- The Apple Watch can help doctors monitor aging patients
- The company says it can now monitor "functional capacity."
- That might not mean a lot to consumers, but it's very important for doctors across a wide range of specialties.
Apple introduced a slew of new features for its Apple Watch this week, ranging from sleep tracking to hand-washing reminders, most of which were targeted to all consumers.
All except for one: An update to its motion sensors that is designed to help the clinicians monitor patients' remotely as they age. Apple shared in a news release that the watch and iPhone can now track low-range cardio fitness, walking speed, double support time, step length and six-minute walk distance, among other metrics. The data will be available in the Health app in the fall.
Apple has described the metrics as "validated" because it compares them in internal studies to the gold standard for measurement.
The company said that, because of these updates, it now has a way to track "functional (aerobic) capacity" through the Apple Watch. That means it can start to assess a patients' mobility in a standardized way.
Most of what Apple does is intended for consumers at large, but these new features are most relevant to those who are aging or experiencing events that impact their ability to move freely because of an injury or procedure.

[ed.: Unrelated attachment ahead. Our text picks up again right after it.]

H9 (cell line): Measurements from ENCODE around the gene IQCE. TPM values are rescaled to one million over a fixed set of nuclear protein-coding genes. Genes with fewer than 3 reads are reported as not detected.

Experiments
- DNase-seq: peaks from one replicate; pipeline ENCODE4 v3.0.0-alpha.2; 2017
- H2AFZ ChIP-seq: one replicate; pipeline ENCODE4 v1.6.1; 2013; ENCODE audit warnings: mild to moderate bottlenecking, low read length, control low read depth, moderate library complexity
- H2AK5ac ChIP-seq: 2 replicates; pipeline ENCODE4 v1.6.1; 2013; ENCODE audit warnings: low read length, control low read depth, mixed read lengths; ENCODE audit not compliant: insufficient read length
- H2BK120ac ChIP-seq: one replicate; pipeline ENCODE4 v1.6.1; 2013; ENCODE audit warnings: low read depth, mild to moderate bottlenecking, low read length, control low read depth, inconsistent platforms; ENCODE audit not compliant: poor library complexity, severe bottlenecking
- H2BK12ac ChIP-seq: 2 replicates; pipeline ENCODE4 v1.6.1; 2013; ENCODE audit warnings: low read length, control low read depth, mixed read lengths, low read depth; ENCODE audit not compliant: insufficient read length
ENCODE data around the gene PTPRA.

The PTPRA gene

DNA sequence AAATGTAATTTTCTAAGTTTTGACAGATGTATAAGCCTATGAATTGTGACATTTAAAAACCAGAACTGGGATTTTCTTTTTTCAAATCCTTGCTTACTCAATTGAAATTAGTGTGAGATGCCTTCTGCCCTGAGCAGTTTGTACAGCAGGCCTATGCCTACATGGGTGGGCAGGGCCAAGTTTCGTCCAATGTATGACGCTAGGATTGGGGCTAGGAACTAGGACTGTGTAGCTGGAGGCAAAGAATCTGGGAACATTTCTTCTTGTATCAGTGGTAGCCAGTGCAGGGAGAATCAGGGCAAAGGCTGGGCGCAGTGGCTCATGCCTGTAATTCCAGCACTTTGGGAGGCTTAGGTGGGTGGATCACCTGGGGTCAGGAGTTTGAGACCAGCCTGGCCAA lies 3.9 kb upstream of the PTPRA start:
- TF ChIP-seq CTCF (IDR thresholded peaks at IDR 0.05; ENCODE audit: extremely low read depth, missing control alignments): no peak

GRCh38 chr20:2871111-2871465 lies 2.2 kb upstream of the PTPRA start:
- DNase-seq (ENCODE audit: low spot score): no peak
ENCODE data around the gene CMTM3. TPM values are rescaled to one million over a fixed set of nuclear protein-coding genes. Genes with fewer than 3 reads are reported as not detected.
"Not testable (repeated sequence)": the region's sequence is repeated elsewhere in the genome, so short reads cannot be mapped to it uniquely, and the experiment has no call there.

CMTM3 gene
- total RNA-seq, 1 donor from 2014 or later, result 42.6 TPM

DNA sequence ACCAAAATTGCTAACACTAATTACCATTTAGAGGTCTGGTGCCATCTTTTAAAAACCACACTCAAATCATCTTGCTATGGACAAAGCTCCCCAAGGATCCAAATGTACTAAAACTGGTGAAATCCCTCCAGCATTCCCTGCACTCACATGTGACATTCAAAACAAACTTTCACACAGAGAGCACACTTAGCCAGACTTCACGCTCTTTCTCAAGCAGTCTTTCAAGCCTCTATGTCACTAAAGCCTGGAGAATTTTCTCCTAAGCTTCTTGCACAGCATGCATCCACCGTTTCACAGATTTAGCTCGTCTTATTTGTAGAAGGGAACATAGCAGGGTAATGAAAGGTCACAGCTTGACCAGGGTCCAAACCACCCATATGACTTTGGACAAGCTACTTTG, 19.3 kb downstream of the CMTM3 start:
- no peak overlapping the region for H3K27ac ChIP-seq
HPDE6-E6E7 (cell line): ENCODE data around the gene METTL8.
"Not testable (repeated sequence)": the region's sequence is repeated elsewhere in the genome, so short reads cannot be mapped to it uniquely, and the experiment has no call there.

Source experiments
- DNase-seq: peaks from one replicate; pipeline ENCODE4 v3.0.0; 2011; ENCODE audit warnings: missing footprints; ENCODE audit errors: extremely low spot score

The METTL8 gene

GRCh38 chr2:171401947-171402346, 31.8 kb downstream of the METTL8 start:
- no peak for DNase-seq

Apple said it is currently working with Zimmer Biomet, an orthopedics products company, on a service called mymobility, which uses Apple Watch's gait metrics to collect a user's walking speed and double support time — a measurement of when both feet are on the ground — on flat surfaces without GPS. This could be useful data for physicians after a procedure, like a knee or hip replacement, to assess their patients' rate of recovery between clinic visits.
Many doctors focused on heart health will use a "six minute walk test" in their clinics to measure how well someone is walking or recovering. Historically, patients have needed to go into a clinic to measure how far they've walked between set of cones or markers, while a supervisor wears a stopwatch.